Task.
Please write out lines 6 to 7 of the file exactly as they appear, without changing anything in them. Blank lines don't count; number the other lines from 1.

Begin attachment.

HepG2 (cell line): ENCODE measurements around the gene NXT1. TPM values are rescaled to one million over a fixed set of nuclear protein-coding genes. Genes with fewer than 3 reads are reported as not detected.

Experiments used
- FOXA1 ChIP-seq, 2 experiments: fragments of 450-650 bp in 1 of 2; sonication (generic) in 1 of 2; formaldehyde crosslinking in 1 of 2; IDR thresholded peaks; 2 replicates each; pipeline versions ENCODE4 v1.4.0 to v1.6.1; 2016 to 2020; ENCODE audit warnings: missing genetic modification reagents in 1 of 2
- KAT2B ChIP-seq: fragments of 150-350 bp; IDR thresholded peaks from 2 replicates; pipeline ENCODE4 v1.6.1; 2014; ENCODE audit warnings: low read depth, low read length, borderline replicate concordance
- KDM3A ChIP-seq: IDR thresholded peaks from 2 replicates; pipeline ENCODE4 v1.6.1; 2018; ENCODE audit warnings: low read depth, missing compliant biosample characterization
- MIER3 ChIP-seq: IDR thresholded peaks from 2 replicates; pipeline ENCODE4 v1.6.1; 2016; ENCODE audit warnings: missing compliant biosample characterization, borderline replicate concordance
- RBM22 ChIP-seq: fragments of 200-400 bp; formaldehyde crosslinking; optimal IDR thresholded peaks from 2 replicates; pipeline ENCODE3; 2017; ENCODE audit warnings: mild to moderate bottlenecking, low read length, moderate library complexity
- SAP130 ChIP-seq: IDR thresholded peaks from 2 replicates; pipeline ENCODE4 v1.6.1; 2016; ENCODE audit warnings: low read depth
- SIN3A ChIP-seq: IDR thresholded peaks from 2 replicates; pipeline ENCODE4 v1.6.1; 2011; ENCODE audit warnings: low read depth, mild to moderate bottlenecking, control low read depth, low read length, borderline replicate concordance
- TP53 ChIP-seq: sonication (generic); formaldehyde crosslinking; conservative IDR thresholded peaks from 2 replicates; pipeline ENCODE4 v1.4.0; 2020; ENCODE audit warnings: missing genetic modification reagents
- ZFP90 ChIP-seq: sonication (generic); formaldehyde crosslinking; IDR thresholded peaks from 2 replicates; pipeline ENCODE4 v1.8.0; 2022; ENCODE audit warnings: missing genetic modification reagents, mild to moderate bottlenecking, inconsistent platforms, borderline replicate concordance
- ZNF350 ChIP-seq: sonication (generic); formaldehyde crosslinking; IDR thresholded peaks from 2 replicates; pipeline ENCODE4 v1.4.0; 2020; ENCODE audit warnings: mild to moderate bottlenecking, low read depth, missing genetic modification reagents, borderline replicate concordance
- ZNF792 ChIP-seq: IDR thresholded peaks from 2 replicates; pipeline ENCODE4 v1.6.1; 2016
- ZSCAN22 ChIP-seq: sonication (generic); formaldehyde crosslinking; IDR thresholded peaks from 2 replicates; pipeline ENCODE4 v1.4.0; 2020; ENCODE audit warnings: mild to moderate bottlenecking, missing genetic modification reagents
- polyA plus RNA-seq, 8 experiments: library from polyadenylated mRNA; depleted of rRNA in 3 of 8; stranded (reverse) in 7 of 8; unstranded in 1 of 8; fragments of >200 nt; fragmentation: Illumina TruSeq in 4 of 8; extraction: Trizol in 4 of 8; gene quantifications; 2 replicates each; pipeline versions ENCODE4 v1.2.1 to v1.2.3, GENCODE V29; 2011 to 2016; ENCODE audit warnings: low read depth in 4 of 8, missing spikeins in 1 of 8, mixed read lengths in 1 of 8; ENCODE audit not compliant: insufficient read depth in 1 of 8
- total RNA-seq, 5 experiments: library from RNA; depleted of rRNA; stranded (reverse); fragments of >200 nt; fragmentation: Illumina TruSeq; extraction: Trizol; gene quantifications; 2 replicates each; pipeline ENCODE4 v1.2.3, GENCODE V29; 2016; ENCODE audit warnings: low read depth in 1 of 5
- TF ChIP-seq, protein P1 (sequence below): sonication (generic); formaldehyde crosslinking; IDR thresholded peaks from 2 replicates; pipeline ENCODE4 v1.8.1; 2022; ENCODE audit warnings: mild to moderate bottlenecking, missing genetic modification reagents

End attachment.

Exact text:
- MIER3 ChIP-seq: IDR thresholded peaks from 2 replicates; pipeline ENCODE4 v1.6.1; 2016; ENCODE audit warnings: missing compliant biosample characterization, borderline replicate concordance
- RBM22 ChIP-seq: fragments of 200-400 bp; formaldehyde crosslinking; optimal IDR thresholded peaks from 2 replicates; pipeline ENCODE3; 2017; ENCODE audit warnings: mild to moderate bottlenecking, low read length, moderate library complexity